- Fever - Otis Waygood Blues Band
(John Davenport/Eddie Cooley) [4.21]
Rob Zipper: vocals, guitars, saxophones/ Ivor Rubenstein: vocals, percussion/ Leigh Sagar: guitars, organ/ Martin Jackson: vocals, flute/ Alan Zipper: bass
Like Uriah Heep and Jethro Tull, there is no actual person in the band called Otis Waygood. Rumours exist that a certain lift company was the inspiration for the name...who knows? But "Blues Band" says their name and flute-, sax- and harmonica-driven blues is what they played. Originating in Zimbabwe (then known as Rhodesia), the band moved to South Africa in November 1969 and released their first, self-titled album in 1970.
Garth Chilvers, co-author of the book, The History Of Contemporary Music Of South Africa (TOGA, 1994), rates Fever as "one of the finest singles ever to be released in this country".
Fever was originally recorded by Little Willie John in 1956 and sold over a million copies. It was co-written by John Davenport who's real name is, wait for it...Otis Blackwell. He also co-wrote the rock and roll classics All Shook Up and Great Balls Of Fire. The song was also a million-seller for Peggy Lee when she recorded it in 1958. Fever has been covered a number of times by artists as diverse as Elvis Presley, Madonna, the McCoys and Helen Shapiro.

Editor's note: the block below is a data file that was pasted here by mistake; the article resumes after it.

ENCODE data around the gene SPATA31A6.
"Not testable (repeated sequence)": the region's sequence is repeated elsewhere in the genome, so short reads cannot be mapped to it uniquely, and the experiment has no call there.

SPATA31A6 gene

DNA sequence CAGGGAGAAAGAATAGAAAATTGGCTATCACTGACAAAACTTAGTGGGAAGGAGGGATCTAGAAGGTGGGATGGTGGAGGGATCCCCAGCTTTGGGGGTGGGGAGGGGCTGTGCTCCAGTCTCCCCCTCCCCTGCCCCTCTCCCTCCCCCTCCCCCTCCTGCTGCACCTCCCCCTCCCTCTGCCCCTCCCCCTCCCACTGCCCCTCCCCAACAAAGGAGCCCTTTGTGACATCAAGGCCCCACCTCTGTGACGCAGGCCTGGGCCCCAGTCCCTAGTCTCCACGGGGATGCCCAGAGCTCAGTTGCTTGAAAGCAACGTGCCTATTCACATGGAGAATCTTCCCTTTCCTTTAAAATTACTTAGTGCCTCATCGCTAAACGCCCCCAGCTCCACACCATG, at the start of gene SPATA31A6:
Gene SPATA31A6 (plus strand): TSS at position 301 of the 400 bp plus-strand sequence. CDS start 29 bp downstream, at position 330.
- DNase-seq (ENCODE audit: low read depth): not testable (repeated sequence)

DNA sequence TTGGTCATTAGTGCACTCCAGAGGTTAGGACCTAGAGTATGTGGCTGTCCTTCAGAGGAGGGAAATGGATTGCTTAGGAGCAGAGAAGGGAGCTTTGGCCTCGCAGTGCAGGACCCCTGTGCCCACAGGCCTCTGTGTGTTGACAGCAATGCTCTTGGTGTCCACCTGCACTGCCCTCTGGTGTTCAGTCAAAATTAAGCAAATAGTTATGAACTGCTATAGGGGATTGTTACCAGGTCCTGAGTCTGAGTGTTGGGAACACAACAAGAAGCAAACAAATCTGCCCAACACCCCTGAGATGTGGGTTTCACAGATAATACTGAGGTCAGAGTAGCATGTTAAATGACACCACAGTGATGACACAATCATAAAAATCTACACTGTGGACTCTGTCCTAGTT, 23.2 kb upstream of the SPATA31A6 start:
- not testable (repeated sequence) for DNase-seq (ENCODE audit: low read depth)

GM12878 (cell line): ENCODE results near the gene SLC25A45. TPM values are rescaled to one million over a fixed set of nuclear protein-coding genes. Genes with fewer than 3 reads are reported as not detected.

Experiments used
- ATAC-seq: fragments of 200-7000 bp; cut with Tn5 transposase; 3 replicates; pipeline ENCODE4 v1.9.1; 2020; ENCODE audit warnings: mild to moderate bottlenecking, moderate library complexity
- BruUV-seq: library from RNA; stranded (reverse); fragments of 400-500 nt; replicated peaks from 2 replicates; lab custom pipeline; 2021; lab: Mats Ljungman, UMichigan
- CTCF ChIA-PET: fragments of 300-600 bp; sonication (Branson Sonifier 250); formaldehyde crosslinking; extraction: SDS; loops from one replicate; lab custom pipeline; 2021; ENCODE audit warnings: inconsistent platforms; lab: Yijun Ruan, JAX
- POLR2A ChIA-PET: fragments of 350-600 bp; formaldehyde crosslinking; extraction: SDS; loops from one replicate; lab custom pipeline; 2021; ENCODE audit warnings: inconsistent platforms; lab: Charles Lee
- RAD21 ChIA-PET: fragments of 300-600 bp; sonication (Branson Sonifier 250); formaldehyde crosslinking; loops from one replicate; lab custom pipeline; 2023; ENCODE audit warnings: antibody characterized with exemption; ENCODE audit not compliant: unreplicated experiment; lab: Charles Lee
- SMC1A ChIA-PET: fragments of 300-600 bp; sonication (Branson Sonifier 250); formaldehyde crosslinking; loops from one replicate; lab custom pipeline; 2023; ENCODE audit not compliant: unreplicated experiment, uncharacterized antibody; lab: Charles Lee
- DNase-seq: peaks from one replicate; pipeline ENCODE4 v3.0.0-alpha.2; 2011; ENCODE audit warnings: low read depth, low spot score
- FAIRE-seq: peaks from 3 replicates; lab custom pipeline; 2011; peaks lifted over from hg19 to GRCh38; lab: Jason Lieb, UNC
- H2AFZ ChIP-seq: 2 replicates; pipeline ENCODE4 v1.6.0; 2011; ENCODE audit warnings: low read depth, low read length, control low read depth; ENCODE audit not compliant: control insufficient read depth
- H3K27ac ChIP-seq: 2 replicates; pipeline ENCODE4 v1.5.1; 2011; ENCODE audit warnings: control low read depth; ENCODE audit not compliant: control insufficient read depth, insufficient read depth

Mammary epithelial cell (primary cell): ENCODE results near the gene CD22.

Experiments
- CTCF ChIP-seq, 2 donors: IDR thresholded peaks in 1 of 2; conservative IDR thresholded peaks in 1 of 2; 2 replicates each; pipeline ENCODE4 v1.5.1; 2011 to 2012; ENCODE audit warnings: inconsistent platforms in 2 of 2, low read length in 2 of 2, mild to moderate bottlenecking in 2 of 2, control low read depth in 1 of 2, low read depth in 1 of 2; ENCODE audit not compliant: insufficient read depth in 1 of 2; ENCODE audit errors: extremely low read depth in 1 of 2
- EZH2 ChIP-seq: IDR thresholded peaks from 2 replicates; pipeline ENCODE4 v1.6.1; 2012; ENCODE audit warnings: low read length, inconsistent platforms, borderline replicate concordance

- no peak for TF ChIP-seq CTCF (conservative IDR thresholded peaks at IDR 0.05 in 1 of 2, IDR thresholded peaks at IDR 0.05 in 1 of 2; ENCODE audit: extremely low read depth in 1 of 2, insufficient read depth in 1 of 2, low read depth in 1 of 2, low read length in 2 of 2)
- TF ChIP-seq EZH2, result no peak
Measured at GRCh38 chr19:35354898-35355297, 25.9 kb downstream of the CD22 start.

- The Seagull's Name Was Nelson - Des and Dawn Lindberg (Peter E Bennett) [3.14]
Des Lindberg: vocals, guitar/ Dawn Lindberg (nee Silver): vocals, guitar
This anti-pollution protest song (and an oblique reference to Nelson Mandela, residing on Robben Island at the time) reached #4 on the Springbok charts in July 1971 and stayed 12 weeks in the Top Twenty. Des and Dawn won the SARIE award for Best Vocal Group in 1971 (and again in 1973).
Pure political folk. This song
strikes me as nearly as powerful and timely a song as Bright Blue's
'Weeping'. When originally released, was anyone in doubt as to what it was about?
- Kurt Shoemaker, July 2000
- Here Comes The Sun - Hawk (George Harrison) [4.27]
Dave Ornellas: Vocals, guitar, percussion/ Mark "Spook" Kahn: Guitar/ Brahm Malherbe: Drums/ Richard Johnson: bass/ Keith Hutchinson: sax, flute, piano
Before Osibisa or Juluka, Hawk pioneered combining classical, folk, jazz, progressive rock and traditional African styles into a unique and original sound. This track, a reworking of the George Harrison-penned Beatles classic, was number 78 in the LM Radio top hits of 1972. It was taken from their classic album African Day released in 1971.
Dave Ornellas became a pastor in the His People church in the Southern Suburbs of Cape Town. His children, Danny and Bashara have recorded gospel rock music under the name Naked Lyric.
- 1999 - Freedoms Children